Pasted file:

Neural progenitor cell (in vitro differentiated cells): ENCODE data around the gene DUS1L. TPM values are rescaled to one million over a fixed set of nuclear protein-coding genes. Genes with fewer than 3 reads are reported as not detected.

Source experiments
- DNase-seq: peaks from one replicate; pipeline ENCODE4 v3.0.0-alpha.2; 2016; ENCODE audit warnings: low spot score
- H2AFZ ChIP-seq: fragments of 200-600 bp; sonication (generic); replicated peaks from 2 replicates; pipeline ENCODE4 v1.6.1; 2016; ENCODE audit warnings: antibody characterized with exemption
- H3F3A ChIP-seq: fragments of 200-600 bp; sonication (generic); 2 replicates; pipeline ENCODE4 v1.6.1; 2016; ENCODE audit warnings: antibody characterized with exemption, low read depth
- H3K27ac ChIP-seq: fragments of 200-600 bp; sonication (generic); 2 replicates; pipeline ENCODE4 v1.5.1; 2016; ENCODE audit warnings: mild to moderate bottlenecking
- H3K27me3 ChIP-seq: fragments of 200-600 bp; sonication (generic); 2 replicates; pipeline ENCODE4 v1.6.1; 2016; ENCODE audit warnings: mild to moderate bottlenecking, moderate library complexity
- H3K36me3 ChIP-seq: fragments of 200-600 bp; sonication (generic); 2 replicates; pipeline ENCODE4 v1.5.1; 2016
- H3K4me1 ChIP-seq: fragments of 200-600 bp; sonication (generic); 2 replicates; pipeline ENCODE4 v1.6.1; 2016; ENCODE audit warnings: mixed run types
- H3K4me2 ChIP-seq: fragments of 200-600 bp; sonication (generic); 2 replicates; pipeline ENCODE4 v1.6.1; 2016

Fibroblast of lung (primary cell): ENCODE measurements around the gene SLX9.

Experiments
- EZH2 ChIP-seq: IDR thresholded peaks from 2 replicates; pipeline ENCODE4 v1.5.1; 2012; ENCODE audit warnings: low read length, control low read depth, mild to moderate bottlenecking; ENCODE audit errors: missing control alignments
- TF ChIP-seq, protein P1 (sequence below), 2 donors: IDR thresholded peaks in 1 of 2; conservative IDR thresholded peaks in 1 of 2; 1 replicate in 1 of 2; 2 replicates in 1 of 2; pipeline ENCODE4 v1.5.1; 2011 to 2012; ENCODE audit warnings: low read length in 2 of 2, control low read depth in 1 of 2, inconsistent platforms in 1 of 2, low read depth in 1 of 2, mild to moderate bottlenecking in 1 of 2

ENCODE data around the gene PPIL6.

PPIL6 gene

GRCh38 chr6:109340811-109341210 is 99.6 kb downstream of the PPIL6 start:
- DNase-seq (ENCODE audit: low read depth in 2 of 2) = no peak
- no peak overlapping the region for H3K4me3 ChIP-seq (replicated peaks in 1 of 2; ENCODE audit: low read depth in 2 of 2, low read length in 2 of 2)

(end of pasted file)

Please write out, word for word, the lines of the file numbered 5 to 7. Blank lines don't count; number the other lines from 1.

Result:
- H3F3A ChIP-seq: fragments of 200-600 bp; sonication (generic); 2 replicates; pipeline ENCODE4 v1.6.1; 2016; ENCODE audit warnings: antibody characterized with exemption, low read depth
- H3K27ac ChIP-seq: fragments of 200-600 bp; sonication (generic); 2 replicates; pipeline ENCODE4 v1.5.1; 2016; ENCODE audit warnings: mild to moderate bottlenecking
- H3K27me3 ChIP-seq: fragments of 200-600 bp; sonication (generic); 2 replicates; pipeline ENCODE4 v1.6.1; 2016; ENCODE audit warnings: mild to moderate bottlenecking, moderate library complexity